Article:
Immediately on hearing this my friend took out his iPad. “I have been doing that for a couple of weeks now,” he said. He then showed me the neighborhood from a God’s-eye-view – on Google Earth! He said, “Water enters the parish here, here and here. It all leaves at this point. If we go to those four locations we will have covered the entire suburb.” Clearly, I had asked the right guy!
So we did. Along with the parish priest of the adjacent Anglican church, we set out to visit the four key water points. To our surprise the municipal council had sent workers that very day to clear the water courses of the neighborhood of overgrowth and debris. It was just a funny coincidence that the council had picked the same day to give the water courses some attention.
So we did everything that I had seen modeled in my Bible reading. We prayed prayers of spiritual cleansing over the waters, dropped the consecrated bread and wine of Communion into the water. We also poured in some oil that had been prayed over and set aside for use in healing prayer. We repeated this at all four points. The work took a whole day.
That night the heavens opened and it rained and rained and rained. My home nearly flooded. It rained solidly for three days and three nights. All the water courses flooded. “This will wash what we have done through the whole parish,” I said!
The following week after the waters had subsided the council came out and removed the demonic graffiti. This was our sign that something had changed.
We watched and saw the impact on the faith community. Children were recovering and not getting ill. And the social life of the church healed beyond recognition. And in the time since the community and its new pastor have thrived together.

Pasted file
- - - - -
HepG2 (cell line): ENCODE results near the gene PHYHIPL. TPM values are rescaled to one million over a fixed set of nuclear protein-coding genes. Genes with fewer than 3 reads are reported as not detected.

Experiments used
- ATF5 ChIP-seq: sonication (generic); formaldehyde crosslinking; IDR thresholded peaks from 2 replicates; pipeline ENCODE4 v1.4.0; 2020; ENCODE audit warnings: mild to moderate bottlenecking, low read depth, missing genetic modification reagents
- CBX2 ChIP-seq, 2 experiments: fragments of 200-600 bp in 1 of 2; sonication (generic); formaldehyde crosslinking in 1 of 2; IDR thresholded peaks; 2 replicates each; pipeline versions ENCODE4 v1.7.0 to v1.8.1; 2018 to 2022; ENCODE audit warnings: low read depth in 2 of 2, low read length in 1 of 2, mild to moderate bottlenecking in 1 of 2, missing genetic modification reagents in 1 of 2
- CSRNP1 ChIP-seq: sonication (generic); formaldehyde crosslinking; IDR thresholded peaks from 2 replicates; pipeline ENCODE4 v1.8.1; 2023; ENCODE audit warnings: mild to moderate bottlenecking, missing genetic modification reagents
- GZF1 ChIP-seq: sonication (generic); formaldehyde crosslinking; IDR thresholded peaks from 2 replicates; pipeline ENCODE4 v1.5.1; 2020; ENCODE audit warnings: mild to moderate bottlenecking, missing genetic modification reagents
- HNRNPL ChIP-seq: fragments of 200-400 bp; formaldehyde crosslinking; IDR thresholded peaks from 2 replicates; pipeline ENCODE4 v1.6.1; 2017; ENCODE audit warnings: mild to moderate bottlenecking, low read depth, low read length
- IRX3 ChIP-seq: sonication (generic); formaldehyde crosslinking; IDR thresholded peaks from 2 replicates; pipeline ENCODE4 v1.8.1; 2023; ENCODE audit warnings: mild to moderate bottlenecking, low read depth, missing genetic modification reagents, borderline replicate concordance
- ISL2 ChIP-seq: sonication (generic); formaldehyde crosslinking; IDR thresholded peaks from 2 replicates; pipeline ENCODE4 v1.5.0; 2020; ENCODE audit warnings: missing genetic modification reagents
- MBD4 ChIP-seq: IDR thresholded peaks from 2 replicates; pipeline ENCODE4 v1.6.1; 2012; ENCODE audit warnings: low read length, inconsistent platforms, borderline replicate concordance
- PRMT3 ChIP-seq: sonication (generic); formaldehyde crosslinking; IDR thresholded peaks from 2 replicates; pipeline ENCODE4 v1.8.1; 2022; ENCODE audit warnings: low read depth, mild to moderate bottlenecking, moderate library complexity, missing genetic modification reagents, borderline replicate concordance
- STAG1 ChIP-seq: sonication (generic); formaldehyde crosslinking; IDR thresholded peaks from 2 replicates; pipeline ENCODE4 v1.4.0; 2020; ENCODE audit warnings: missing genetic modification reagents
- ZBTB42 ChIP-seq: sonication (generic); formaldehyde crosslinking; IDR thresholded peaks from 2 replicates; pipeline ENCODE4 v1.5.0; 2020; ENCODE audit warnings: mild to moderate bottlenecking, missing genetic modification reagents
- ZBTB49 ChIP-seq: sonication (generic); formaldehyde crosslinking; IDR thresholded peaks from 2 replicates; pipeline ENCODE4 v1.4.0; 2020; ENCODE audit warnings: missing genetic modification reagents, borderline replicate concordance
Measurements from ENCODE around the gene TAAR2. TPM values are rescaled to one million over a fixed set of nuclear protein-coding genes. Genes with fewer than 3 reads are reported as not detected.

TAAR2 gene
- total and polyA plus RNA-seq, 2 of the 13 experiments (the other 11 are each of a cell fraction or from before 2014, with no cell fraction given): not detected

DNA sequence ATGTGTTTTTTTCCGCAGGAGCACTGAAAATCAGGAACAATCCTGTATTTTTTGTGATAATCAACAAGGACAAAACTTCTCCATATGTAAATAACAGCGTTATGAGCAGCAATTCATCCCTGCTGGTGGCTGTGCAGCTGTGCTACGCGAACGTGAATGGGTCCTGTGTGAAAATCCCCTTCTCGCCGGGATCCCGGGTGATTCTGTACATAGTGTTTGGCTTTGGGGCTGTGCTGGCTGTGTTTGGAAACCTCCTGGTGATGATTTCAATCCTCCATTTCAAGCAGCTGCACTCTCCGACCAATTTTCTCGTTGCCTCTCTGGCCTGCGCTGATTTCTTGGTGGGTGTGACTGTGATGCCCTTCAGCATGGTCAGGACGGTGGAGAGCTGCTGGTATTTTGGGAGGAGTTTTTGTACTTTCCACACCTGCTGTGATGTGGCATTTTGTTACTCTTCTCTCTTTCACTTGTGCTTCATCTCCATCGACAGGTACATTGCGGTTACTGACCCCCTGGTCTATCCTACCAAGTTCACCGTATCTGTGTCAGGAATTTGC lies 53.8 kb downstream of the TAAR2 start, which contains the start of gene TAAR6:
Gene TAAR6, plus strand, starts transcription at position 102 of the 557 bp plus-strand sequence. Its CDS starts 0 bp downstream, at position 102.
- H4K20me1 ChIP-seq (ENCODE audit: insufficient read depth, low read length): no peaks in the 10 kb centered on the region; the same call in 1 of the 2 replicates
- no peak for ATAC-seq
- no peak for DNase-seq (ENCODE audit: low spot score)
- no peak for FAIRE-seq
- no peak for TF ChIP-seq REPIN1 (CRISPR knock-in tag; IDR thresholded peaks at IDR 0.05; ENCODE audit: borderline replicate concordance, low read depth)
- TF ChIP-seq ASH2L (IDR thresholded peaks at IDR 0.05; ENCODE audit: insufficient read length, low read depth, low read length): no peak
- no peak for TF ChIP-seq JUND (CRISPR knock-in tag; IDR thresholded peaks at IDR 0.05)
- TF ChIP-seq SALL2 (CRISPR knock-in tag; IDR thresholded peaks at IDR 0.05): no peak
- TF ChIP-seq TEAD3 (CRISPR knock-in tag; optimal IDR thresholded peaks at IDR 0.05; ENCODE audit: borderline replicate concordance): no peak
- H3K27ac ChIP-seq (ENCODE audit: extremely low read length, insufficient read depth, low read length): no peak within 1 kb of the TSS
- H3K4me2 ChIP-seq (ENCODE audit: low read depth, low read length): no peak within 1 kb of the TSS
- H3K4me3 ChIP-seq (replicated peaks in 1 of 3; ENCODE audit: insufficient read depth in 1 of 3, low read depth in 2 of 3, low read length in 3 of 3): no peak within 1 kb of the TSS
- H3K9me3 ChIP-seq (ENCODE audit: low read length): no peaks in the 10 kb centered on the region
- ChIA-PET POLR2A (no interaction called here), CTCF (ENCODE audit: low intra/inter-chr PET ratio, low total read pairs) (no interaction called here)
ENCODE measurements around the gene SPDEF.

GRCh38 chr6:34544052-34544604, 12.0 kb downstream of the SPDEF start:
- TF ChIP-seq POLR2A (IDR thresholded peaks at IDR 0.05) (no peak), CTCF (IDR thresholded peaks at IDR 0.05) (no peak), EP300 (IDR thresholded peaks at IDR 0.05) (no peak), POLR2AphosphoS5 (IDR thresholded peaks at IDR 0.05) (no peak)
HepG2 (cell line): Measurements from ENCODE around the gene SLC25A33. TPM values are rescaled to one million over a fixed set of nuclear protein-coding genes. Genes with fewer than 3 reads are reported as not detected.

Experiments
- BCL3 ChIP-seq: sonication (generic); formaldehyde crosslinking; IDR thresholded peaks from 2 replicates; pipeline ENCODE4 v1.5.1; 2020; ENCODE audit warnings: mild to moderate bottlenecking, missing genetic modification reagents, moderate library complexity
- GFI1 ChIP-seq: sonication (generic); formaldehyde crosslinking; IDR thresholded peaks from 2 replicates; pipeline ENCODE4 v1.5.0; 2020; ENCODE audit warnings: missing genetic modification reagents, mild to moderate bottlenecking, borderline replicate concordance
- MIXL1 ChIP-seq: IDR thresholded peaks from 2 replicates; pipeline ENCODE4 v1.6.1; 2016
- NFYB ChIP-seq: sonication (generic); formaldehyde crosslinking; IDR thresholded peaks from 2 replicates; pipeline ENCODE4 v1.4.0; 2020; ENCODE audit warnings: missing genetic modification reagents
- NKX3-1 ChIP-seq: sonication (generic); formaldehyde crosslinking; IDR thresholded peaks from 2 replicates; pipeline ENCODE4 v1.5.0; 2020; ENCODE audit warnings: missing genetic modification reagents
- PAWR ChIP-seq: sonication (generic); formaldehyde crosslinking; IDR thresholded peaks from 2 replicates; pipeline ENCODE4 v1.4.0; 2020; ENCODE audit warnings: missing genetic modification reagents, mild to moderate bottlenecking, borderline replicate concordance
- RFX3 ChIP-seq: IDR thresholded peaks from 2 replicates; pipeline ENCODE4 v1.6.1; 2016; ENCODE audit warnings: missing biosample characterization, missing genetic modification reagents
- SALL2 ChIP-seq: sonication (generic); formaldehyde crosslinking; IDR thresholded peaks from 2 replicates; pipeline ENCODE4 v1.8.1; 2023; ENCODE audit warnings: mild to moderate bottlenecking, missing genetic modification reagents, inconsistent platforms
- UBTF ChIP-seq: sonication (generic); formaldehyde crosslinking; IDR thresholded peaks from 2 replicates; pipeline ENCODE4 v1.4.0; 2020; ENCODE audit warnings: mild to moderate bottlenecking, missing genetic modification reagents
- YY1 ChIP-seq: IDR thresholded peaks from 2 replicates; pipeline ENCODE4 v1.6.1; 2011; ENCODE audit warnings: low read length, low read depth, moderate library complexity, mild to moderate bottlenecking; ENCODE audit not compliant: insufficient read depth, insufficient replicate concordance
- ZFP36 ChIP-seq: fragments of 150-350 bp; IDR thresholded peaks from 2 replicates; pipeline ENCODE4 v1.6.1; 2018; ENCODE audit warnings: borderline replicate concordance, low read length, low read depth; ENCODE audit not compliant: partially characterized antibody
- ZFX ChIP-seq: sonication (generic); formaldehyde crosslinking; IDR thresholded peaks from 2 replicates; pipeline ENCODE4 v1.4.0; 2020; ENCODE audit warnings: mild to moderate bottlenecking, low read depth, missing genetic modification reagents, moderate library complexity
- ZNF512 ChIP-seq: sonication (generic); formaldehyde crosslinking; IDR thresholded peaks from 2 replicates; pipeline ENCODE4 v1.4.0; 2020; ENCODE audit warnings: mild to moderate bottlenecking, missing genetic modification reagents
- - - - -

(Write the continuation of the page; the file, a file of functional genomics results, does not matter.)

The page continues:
To my amazement there was a further proof that something to do with the water had changed. A man came to visit me. He said,
“Paul, I have been listening to your teaching. Your preaching has encouraged me to begin reading the Bible and praying again. Through what was coming up in my Bible-readings I somehow sensed that God was telling me to drink more water. So that is what I have been doing. I have been drinking our local tap water every day. And now something miraculous has happened. For 20 years I have suffered in my throat. It has given me a squeaky voice and left me unable to sing. After three weeks of drinking the tap water my throat has completely healed. For the first time in 20 years I can praise God with a song!!”
This was my first experience of the healing of waters. I have since learned that water that has been blessed, and set aside for healing purposes, has been used for centuries in the healing of places – right across the traditions of the Christian faith – and beyond.
These phenomena take us a little beyond what we understand through science and have models for. In the last 20 years Dr Masaru Emoto of Japan has studied the impact of the spiritual and emotional environment on water – and the impact of water on us. At a more fundamental level scientific evidence continues to mount, evidencing that the health of the water we drink is very important to our own physical health.
The above is a true story! It happened to me while I was serving as an Archdeacon in the Anglican Church in Australia. The healing of water and healing with water have since become a vital part of my practice.